I sat down tonight to write my Monday post, but writing just wasn’t on my mind. Like an occupying force, War had moved in to my thoughts and pushed aside normal things. The things we take for granted. It made them seem smaller and less important.
Last night, we watched a National Geographic series on World War II – what we now call ‘The Great War’. It was carved into hour-long segments and was probably meant to air once a week, but as a prelude to Remembrance Day (Veteran’s Day in the US), they ran it as a relentless 4-hour saga. It was honest, brutal and heartbreaking. But I couldn’t look away.
World War II was the war that gave my generation its understanding – and mythology – of War. The righteous cause. Defense of freedom against evil incarnate. Clear heroes and villains. Times Square filled with uniformed celebrants and their slim-skirted girlfriends, beneath a rainfall of military caps launched in the air at the news of Victory. Memories our parents passed on to us, since we were yet to be born.
The National Geographic series depicted the other memories – the ones our parents didn’t want us to see, wanted to protect us from.
My generation – the fabled boomers – came of age during two very different wars that defined us.
First was the Cold War, when we were marshalled out of our elementary school classrooms in Air Raid Drills to line up along the corridors of the school basement against the wall, crouched on our knees, hands over our heads like hostages. This taught us the concepts of ‘enemy’ and ‘terror’ in the name of Civil Defense.
Second was the Vietnam War, which was, illogically, never dignified by a formal Declaration of War by Congress. No wonder. Logic was in tragically short supply during those years. Vietnam was tragic in so many ways, and one proof is Hollywood’s treatment of this chapter in history. There were few inspiring propaganda movies made about Vietnam. Few (if any) boy-meets-girl, boy-goes-to-fight-evil-and-comes-home-a hero, boy-finds-girl-waiting-for-him movies. And zero comedies. Instead we got stories of ambiguity and psychological torment like The Deer Hunter, Born on the Fourth of July and the masterpiece, Apocalypse Now.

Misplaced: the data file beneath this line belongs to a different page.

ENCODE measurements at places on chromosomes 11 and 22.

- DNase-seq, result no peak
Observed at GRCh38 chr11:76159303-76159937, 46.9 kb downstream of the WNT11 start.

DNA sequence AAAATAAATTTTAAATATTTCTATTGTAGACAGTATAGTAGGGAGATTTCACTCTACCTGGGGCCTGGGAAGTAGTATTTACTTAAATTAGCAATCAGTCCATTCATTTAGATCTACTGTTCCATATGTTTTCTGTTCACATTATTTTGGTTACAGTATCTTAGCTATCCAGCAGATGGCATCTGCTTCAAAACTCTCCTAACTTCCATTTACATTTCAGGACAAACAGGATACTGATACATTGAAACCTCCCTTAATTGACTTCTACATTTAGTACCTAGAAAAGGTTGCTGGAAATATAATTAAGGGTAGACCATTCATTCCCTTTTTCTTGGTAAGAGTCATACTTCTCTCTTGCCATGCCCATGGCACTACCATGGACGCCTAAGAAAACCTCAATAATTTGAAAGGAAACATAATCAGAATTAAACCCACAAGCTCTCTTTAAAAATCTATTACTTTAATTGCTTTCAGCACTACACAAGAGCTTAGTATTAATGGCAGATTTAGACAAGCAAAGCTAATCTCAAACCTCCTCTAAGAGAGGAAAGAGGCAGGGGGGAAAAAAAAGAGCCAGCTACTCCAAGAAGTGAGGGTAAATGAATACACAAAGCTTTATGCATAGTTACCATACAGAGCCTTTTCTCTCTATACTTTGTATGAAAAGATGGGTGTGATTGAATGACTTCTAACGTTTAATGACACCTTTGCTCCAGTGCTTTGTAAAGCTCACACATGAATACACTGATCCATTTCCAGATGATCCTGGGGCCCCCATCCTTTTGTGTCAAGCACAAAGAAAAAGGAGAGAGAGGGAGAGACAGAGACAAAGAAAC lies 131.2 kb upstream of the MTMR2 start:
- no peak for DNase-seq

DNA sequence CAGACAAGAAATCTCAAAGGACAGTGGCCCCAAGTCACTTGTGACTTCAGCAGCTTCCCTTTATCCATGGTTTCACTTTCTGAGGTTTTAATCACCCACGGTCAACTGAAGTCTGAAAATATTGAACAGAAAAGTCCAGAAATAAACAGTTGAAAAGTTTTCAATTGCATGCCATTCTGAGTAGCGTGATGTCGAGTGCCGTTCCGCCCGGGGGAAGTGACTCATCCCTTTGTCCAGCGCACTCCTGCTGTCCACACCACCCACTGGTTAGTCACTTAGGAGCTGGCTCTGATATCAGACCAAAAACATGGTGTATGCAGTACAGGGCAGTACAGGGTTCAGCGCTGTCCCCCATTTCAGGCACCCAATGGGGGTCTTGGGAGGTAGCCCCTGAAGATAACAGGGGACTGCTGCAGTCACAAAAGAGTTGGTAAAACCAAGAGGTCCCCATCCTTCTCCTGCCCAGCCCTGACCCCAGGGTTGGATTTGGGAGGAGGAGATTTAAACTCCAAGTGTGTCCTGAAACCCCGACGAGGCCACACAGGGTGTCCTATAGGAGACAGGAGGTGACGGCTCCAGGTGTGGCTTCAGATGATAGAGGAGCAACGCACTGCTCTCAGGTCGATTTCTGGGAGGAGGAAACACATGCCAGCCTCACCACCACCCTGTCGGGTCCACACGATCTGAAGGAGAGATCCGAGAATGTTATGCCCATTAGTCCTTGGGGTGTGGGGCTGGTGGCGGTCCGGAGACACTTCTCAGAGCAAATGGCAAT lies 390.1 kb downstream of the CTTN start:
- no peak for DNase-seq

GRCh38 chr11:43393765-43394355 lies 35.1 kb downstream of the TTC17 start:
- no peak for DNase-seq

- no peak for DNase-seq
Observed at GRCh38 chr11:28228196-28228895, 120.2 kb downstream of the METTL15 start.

Today, War is still hell, but is even less easy to understand. It has become a kind of shapeless terror, a name for what we dread, and for unfathomable hatreds and miseries and violence that seem more an expression of social dysfunction, moral chaos and tribal paranoia than a battle between ‘sides’. Today, War has no bright lines. It’s a shape-shifting shadow, a pool of blood soaking into the sand.
At 11:11 this morning, I stopped what I was doing and sat still for a while, trying to gather my thoughts and feelings in an act of respect for those who go to War. I focused on being thankful for their sacrifice and bravery. But try as I might to think positive thoughts, War just mocked me and filled my inner eye with images of cruelty and waste.
Once, there was hope that World War I would be ‘the war to end all wars.’ Perhaps some still hoped that World War II would finish the job. I don’t hear anyone talking anymore about the strategy of fighting a war to end wars.
So my deep hope, my wish for the world, is that we come together to find a better way to end all wars than to keep fighting them in the name of peace. Because they must end.
I do have something to say about writing in all this. Much of what non-combatants know about War comes from the stories that writers risk their lives to tell us – from war correspondents and their camera crews, to soldier-poets. Let’s remember and thank them, too. And let’s listen to them.
Peace be with you and all that you love.